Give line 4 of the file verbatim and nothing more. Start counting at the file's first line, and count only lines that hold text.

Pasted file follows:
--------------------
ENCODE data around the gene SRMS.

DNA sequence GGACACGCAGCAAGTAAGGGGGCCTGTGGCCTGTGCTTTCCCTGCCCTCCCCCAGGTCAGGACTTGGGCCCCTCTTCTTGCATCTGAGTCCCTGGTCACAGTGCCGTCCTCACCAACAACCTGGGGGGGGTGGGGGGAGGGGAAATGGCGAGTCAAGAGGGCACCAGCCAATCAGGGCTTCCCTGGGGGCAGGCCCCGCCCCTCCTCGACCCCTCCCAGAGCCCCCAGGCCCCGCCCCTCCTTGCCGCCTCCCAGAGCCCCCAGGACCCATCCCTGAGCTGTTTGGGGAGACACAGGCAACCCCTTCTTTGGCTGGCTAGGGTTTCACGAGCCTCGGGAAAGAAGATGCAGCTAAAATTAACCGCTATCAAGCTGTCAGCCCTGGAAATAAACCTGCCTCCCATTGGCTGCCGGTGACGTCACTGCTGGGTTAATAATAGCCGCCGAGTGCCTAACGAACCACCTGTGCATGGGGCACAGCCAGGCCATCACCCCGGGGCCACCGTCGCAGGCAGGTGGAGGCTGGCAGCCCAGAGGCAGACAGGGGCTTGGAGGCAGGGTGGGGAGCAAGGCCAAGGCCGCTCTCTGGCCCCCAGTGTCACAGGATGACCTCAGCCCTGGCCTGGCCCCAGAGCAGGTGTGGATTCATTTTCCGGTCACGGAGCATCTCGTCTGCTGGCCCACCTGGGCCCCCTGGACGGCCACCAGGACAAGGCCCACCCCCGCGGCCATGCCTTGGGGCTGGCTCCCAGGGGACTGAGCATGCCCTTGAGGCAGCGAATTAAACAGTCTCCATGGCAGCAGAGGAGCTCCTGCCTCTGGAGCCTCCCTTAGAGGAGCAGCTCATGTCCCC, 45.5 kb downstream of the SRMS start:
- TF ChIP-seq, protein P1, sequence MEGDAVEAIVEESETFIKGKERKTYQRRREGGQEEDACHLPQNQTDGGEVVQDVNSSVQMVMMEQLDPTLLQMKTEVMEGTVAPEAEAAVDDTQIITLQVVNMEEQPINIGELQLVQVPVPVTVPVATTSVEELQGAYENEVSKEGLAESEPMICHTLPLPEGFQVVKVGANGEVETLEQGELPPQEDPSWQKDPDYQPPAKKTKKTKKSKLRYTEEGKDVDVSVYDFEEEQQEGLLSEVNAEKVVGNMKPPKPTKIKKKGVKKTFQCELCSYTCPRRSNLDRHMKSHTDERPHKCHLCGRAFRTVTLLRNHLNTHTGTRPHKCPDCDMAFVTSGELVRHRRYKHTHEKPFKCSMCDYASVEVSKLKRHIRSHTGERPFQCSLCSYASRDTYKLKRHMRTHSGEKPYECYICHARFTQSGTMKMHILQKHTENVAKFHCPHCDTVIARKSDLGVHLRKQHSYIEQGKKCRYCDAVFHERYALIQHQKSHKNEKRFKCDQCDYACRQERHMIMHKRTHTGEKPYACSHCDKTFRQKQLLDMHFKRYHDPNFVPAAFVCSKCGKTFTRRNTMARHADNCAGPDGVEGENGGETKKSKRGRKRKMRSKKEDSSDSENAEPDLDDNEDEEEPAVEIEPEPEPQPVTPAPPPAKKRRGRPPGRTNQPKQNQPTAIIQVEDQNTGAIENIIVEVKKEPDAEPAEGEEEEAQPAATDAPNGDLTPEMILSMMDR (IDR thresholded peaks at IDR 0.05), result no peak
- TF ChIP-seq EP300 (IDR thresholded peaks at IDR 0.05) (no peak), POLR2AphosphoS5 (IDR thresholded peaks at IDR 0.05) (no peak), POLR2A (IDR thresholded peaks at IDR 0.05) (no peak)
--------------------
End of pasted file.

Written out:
- TF ChIP-seq EP300 (IDR thresholded peaks at IDR 0.05) (no peak), POLR2AphosphoS5 (IDR thresholded peaks at IDR 0.05) (no peak), POLR2A (IDR thresholded peaks at IDR 0.05) (no peak)